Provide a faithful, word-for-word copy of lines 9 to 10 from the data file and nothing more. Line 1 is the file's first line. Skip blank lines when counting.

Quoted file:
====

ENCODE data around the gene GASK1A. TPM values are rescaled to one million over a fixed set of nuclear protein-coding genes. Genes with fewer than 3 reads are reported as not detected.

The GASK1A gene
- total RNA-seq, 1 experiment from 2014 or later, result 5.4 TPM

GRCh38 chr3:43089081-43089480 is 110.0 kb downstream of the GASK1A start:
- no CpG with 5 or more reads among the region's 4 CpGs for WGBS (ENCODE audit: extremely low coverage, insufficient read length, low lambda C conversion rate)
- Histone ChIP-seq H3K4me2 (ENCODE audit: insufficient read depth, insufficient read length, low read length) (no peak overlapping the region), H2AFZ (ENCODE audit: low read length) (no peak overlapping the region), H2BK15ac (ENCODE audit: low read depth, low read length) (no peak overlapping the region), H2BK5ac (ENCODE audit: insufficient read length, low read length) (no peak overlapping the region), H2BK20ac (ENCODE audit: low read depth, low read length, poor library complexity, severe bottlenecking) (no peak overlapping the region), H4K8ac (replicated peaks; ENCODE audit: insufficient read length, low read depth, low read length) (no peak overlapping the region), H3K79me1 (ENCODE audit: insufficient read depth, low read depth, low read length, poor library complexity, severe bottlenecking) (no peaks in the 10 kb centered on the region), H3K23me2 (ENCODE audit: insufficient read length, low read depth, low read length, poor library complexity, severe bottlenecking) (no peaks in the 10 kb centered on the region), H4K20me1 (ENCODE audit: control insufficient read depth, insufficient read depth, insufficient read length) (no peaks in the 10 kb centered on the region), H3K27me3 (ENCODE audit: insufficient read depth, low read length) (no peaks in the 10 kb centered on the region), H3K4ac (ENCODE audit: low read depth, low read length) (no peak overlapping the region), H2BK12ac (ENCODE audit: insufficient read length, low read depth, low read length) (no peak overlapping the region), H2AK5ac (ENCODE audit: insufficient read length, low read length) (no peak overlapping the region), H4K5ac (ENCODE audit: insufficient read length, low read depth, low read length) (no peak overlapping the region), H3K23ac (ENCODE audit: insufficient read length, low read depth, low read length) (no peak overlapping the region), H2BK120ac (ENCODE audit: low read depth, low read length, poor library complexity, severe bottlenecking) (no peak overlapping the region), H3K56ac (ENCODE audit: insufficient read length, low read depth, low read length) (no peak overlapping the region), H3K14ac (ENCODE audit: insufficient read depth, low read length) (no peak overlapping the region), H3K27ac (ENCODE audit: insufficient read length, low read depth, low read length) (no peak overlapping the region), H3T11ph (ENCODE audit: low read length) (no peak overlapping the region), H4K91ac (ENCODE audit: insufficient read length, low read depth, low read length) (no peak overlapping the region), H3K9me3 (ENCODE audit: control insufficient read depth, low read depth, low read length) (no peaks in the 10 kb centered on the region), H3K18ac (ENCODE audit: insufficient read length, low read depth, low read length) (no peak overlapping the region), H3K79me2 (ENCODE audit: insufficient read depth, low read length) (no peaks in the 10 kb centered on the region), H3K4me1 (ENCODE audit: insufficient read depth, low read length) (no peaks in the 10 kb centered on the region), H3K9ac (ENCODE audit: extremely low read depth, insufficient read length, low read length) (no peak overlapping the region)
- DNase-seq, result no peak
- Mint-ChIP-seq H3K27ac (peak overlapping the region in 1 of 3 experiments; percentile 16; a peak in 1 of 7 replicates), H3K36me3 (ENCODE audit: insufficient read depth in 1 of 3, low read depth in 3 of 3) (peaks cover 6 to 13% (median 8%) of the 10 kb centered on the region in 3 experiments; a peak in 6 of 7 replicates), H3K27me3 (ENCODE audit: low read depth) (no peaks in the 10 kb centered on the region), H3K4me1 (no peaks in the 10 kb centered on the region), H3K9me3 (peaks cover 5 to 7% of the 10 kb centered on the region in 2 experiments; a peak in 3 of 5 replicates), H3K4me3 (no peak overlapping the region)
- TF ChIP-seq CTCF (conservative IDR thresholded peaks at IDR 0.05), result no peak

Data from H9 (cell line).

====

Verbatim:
- TF ChIP-seq CTCF (conservative IDR thresholded peaks at IDR 0.05), result no peak

Data from H9 (cell line).